Monday, March 01, 2010
see more dog and puppy pictures
Wanna hear a story?
Sorry, you weren't fast enough with that no.
Here's the scene. It's 9:30 on a Saturday night, I've been working overtime all day, and I've decided 'the heck with it, I'm not going to ride the whole way home. I'll take the Max.' So I ride up to the Max station. Granted, not perhaps the best Max station. It does tend to be the station that you hear about on the news, with the words "the incident occurred at" used in the report. But the road home was starting to feel quite dark and deserted, and the train would be along in a couple minutes.
Yes, okay, the station was also rather dark, and it did have a bunch of big men lurking deep in the inky shadows. And as I got up to the ticket dispenser, a man on the other side of the tracks, some ways off in the dark, started yelling. I caught the word 'bicycle.' I figured even if he were drunk or on drugs, still I was surrounded by all these big guys who looked like they could've been part of a gang. I should be okay. Probably. I mean hell, this is Portland, not San Francisco. It's the Canada of the west coast. The general level of 'nice' is fairly high.
Then after I bought the ticket, I turned around to find myself facing an angry old man. "You were riding your bike at the station! And you heard me identify myself as a duly appointed Tri-Met supervisor! You were violating the law! Do you realize that the penalty for this offense is $170? Do you want me to write you a ticket?"
This went on for a few minutes. He was really pissed off at me. (Good thing I didn't do something trivial, like shaking a baby or something.)
For the record: Yes, I was doing something against the rules. So he had every right to write me a ticket. I don't think the yelling was necessary, certainly not at that volume for that length of time. Perhaps it made him feel better. I have a sneaking suspicion he liked being able to exercise what little power he had over the universe, for he didn't in fact write up a ticket; he got it out of his system by yelling.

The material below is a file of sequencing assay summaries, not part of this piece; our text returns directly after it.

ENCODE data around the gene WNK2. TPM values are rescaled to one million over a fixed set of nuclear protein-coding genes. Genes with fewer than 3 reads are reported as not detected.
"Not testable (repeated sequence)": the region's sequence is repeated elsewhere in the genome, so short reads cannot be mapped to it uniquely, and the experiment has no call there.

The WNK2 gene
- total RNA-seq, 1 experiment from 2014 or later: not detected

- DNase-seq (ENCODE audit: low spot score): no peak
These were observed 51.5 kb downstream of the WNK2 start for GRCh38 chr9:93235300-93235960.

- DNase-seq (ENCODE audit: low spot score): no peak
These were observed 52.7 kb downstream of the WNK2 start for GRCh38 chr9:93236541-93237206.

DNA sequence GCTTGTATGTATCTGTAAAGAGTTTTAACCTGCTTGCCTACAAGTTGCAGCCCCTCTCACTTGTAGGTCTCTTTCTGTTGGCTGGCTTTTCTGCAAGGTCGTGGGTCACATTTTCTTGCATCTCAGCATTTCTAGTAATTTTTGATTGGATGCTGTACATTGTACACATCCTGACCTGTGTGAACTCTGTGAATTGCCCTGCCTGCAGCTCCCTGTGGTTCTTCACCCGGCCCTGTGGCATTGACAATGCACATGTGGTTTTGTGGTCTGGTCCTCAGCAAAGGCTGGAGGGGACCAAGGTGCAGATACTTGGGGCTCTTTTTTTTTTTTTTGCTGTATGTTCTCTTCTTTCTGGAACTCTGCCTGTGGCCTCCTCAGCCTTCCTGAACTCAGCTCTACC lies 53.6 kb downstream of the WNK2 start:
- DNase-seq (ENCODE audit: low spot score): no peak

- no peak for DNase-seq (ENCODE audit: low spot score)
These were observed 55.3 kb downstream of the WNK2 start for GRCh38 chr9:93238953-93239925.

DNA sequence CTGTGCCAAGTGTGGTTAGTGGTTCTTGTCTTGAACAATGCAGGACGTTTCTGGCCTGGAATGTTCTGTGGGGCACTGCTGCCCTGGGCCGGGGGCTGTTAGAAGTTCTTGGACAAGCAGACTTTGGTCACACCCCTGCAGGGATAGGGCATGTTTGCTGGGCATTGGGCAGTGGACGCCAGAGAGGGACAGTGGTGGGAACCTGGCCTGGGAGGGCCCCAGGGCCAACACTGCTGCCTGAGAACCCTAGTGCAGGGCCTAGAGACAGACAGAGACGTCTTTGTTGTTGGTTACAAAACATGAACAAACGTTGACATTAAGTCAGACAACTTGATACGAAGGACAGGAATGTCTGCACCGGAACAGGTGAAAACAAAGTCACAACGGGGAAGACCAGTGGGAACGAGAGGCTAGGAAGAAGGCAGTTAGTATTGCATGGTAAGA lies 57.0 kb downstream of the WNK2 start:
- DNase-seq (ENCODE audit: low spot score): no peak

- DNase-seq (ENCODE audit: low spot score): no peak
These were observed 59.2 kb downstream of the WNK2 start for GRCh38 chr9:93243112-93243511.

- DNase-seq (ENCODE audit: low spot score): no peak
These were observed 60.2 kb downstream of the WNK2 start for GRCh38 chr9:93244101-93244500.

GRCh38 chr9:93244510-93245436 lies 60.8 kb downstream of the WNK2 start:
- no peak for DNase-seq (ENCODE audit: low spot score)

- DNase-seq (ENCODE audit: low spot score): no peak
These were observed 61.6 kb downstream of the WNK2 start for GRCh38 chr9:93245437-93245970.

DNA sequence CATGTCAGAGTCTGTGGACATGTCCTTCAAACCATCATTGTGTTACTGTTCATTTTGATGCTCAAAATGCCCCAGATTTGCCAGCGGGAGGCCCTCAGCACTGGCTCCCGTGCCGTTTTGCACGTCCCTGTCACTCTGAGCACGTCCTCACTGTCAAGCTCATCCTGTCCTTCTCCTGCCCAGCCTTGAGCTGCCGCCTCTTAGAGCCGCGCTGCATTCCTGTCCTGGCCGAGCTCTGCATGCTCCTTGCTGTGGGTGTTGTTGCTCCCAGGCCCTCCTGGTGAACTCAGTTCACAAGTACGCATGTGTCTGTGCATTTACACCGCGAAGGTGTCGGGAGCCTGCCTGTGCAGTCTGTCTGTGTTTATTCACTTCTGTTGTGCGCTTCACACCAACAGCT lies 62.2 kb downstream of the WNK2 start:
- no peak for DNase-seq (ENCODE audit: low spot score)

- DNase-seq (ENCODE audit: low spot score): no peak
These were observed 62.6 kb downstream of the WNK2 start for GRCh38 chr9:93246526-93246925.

[I think infractions this minor should be covered under the heading of Common Sense. If you're sitting on a bike, go at 2 mph and avoid pedestrians. If it's crowded, become one of the pedestrians. Don't make people feel unsafe.]
The funny part was what happened after he walked away. I found myself surrounded by a whole lot of big, tall, tough-looking guys. Who were all working hard to keep a straight face. One of them quite solemnly shook his finger at me. Then he grinned. Another mean-looking guy muttered, "I wouldn't have let him speak to me like that." A third guy said, "Hey, ignore him. That man spends most of his days getting disrespected by 15-year-olds. You handled him really well." A fourth guy just laughed.
Well, maybe the duly appointed long-arm of the bureaucracy was mad at me, but at least I got to meet a bunch of tough-yet-sympathetic guys.
And another plus, the encounter should encourage me to avoid this Max station in the future. Which should make it easier to pedal all the way home next time.
Exercise du jour: Cycling 3 miles in the morning, and definitely a whole lot more miles on the way home.
FAIL. In fact, I'm betting that the whole week is going to be a fail. By the end of the day, I was rather glad that I hadn't ridden my bike in. I left around 9 pm and would have faced another dark deserted ride home -- or else faced dealing the the joys of Tri-Met.
I've prepared for the week. On my way home, I bought 8 Lean Cuisine fast food meals. That way I'll get two meals a day, somewhat kinda healthy food. That's the best I can do.
Usually, I set up a week's worth of exercise and try to make the goal each day. This week, I'm not going to hold myself to doing this. I'll do what I can.
I wish life didn't get in the way of my goals. Some weeks all you can do is hang on and hope to make it through intact.